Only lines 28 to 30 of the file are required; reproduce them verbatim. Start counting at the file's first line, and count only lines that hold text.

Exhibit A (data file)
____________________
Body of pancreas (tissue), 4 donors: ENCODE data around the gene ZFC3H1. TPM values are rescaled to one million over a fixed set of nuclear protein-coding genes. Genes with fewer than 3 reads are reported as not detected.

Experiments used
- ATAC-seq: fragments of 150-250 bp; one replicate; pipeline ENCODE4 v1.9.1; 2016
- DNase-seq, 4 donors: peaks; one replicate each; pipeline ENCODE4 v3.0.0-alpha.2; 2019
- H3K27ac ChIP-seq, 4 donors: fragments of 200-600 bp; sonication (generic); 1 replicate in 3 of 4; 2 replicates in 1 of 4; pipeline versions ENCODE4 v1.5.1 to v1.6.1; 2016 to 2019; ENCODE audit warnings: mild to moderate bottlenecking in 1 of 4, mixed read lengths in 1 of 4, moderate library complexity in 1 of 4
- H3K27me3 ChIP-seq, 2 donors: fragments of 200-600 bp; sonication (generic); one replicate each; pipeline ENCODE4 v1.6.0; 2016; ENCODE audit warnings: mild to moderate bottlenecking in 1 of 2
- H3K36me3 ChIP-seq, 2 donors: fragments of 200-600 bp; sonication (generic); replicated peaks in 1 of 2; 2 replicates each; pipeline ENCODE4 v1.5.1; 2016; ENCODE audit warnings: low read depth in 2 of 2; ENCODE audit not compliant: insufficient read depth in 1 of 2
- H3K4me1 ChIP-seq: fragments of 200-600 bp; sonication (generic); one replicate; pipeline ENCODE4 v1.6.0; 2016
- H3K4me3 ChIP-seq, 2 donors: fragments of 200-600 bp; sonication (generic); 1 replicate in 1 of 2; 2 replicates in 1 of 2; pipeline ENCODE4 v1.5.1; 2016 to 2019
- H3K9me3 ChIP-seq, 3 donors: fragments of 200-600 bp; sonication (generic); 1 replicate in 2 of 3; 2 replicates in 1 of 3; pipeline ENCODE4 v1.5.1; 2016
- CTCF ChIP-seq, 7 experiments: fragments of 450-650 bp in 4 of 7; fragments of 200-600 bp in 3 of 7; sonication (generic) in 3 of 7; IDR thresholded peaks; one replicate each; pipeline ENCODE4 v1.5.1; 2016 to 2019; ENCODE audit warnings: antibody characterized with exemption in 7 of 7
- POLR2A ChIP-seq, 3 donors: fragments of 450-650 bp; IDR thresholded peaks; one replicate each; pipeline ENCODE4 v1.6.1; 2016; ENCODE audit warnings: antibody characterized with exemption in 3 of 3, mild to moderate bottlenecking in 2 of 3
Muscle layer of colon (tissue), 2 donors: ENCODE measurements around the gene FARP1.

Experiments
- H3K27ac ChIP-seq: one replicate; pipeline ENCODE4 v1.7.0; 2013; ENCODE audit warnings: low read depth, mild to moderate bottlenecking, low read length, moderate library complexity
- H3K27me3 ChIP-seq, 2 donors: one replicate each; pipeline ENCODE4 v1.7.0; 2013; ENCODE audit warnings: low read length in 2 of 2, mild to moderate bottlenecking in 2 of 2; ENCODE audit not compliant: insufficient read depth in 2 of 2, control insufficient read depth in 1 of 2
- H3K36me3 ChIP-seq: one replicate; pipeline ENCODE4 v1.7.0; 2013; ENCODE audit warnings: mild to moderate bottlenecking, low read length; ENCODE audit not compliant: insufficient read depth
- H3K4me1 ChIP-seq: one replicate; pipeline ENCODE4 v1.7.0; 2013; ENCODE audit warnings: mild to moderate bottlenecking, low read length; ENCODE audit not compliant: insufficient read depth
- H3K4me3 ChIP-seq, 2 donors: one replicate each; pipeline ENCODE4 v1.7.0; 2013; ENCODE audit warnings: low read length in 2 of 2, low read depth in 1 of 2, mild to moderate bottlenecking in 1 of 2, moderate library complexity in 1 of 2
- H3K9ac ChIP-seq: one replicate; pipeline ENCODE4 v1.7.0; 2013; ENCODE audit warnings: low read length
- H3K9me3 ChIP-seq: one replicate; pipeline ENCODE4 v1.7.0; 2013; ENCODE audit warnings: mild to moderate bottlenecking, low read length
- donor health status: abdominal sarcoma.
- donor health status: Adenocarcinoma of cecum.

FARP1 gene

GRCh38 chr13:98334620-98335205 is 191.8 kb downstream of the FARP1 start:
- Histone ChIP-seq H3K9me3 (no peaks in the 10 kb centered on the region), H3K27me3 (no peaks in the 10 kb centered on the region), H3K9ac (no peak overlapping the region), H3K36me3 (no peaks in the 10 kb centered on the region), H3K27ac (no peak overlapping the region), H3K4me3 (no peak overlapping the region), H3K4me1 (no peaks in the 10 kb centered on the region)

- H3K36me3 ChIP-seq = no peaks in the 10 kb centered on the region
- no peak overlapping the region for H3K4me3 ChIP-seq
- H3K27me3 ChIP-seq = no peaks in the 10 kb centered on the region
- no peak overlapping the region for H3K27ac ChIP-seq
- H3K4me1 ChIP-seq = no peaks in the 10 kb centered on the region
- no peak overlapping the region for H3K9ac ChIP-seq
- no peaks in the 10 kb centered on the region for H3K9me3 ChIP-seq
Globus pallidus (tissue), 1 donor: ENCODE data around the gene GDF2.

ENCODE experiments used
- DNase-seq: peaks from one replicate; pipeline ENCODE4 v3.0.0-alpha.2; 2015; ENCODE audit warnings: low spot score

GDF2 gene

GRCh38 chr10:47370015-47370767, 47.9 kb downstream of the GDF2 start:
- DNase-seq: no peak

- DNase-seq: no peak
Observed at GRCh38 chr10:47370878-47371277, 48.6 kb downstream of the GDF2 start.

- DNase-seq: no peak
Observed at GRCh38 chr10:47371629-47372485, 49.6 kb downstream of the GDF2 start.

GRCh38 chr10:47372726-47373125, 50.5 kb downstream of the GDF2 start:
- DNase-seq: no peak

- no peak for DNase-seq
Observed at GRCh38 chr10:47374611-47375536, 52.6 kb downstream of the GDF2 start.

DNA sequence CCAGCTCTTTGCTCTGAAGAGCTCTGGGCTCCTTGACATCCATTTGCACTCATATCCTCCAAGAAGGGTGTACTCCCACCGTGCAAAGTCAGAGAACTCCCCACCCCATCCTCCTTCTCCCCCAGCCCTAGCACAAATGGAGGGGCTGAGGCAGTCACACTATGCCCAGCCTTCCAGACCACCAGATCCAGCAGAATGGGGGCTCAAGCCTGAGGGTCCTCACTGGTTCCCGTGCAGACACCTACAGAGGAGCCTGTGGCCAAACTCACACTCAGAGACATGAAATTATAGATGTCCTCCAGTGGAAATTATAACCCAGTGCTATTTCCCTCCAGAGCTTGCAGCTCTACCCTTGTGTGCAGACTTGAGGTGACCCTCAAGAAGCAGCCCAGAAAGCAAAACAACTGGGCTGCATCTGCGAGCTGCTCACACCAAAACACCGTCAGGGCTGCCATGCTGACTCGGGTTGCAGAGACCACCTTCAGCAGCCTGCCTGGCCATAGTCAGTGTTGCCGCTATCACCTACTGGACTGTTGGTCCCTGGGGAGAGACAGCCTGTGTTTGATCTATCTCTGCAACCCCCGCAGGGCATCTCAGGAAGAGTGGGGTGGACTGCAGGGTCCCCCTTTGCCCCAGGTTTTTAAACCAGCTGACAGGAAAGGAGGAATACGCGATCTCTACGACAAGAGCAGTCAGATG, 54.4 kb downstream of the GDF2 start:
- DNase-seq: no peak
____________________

- no peak overlapping the region for H3K4me3 ChIP-seq
- H3K27me3 ChIP-seq = no peaks in the 10 kb centered on the region
- no peak overlapping the region for H3K27ac ChIP-seq